Magical by Greg Lake

Release date: November 10, 2023
Label: Spirit of Unicorn Music / Manticore Records

We are, each of us, flawed, imperfect human beings, less saintly than we’d perhaps to believe. In that sense, Greg Lake was just like anyone else. In the course of his career, he’d undoubtedly upset some people along the way, the price perhaps of being someone who set himself high standards in his creative endeavors and expected others to match them. Yet there’s also ample testimony to his act of kindness, his words of encouragement and compassion”.

Sid Smith’s article on his tribute to Greg Lake from issue 73 in PROG Magazine says it all. He wasn’t just one of those artists that broke the door down to superstardom from the first mark of King Crimson (In The Court of the Crimson King, In The Wake of Poseidon), to global status with the mesmerising super group Emerson, Lake, and Palmer, but he wanted to prove himself that he was more than just the founders of those two bands.

He embarked as a solo artist, collaborated with Asia, Gary Moore, Emerson, Lake, and Cozy Powell (E,L,Powell), Geoff Downes (Ride with Tiger), the seventh incarnation of Ringo Starr and his All-Starr Band, and playing bass for The Who in 2003 on the single ‘Real Good Looking Boy’ a year after the loss of their fellow comrade, John “The Ox” Entwistle.

When Greg died on December 7, 2016, not only it marked the end of an era, but what an amazing ride Lake took his listeners on. That and this 7-CD box set from the Cherry Red label the Spirit of Unicorn, takes an insight from his solo albums, rare bootleg recordings which have been collector’s items, and live albums. Magical is a trip down memory lane, showcasing Greg’s history.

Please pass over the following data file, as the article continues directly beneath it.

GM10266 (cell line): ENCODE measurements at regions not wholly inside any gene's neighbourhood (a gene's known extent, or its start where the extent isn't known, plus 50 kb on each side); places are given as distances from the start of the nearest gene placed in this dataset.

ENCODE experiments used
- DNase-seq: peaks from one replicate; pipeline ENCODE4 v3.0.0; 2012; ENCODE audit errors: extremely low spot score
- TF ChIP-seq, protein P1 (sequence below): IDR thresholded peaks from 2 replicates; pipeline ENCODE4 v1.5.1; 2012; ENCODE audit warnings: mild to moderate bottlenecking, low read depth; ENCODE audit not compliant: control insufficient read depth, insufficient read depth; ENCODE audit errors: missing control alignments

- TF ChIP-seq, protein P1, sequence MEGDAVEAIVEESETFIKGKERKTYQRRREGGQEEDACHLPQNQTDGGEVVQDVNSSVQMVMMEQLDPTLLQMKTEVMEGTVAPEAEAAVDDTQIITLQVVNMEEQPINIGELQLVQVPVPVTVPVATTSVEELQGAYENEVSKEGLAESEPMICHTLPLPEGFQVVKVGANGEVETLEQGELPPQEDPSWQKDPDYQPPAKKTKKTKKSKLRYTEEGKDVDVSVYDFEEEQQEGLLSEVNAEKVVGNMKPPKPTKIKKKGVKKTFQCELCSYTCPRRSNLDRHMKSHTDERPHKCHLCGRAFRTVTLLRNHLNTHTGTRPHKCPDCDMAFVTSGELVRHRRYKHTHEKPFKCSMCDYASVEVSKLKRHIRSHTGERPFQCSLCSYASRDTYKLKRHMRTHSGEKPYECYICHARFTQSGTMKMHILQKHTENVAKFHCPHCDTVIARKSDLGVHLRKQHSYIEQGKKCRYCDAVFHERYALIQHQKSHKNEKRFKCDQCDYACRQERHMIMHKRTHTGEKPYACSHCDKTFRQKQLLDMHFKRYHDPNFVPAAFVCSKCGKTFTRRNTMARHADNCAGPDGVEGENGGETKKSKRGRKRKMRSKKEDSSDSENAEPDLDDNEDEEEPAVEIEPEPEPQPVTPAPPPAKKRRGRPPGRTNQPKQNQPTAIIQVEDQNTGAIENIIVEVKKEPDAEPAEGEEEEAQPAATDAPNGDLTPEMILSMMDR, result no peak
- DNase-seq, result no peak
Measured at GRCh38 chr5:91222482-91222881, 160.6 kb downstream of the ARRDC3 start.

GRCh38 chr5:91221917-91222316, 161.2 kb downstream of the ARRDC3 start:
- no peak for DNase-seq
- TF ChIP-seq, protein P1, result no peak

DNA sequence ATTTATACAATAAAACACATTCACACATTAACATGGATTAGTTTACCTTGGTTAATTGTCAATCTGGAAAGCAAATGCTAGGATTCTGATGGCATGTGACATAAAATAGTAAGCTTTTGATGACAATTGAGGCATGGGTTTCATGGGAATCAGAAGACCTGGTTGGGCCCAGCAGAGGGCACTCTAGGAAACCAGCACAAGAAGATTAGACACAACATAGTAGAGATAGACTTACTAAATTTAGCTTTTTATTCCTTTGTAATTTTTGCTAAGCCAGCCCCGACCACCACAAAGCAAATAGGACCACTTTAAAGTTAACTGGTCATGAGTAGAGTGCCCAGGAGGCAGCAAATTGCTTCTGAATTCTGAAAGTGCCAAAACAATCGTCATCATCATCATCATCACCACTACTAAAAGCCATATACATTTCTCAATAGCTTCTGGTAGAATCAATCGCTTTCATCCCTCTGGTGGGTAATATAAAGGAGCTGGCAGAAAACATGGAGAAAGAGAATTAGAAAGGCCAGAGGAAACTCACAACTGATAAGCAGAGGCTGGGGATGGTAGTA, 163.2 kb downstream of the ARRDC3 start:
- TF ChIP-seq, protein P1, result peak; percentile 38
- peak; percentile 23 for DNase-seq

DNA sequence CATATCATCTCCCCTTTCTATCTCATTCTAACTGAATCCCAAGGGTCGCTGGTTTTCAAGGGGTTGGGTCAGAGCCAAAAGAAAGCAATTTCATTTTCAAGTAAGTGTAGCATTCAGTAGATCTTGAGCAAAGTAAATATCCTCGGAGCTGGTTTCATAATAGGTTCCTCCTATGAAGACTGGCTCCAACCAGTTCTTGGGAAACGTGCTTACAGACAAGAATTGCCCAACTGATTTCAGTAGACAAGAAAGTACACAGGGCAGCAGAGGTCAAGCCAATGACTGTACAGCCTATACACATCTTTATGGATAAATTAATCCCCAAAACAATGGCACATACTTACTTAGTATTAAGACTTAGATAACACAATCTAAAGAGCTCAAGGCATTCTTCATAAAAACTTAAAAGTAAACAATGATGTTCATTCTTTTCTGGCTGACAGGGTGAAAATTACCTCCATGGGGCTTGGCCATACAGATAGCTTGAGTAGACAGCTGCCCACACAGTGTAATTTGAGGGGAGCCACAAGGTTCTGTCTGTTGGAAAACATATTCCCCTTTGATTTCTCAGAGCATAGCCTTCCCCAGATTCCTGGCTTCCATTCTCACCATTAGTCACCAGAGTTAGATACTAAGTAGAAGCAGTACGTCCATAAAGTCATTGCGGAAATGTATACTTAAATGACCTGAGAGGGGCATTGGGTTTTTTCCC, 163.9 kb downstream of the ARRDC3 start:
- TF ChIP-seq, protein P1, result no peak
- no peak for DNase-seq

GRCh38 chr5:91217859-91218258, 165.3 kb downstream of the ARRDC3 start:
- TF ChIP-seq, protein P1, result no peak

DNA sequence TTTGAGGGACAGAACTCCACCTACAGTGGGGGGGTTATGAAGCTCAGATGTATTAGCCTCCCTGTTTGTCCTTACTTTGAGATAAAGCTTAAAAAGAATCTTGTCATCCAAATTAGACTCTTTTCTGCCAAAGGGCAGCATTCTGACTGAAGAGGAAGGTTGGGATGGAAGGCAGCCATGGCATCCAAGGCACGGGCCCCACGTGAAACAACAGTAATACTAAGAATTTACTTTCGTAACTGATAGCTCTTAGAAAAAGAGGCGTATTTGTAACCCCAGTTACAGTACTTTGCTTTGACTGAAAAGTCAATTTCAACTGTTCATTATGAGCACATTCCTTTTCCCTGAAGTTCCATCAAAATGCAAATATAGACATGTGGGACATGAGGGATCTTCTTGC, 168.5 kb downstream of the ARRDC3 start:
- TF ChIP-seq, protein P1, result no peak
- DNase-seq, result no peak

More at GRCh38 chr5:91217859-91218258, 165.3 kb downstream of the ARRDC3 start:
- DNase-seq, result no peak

From the psychedelic power between The Shame’s ‘Don’t Go Away Little Girl’ to Shy Limbs’ ‘Love’ to a boosting take of ‘A Man, A City’ which would later turn into ‘Pictures of a City’ from King Crimson’s second and final album featuring Greg Lake in 1970 before achieving superstardom with ELP. The performance from the Fillmore West which was featured in the 1997 release Epitaph, covering MK I of the original King Crimson’s live recordings in 1969, shows how the band were at the peak of their game.

Once you delve into those first two solo albums which were originally released on the Chrysalis label, you can tell that he wanted to get away from the Prog sound and go into a harder approach which is evidential on tracks such as ‘Love You Too Much’, ‘Nuclear Attack’, ‘Too Young To Love’, and walking into Judas Priest’s territory with ‘I Don’t Wanna Lose Your Love Tonight’.

 

Hearing that track from the Manoeuvres album with Gary Moore, Greg could have dipped his toe into the NWOBHM movement in a parallel universe. It would’ve been interesting, but that’s for another time. Now let’s go back to ELP’s universe where go into a heavy bluesy clavinet shuffle from a recording in Dusseldorf in 1971 entitled ‘Preacher Blues’.

It was set as an intro to their take of Kim Fowley’s ‘Nutrocker’ at the time they were promoting their second album, Tarkus. Greg can sing the blues, amazingly well. There’s not only the Hendrix approach, but elements of Muddy Waters and Howlin’ Wolf-like arrangements in the lyrical structures.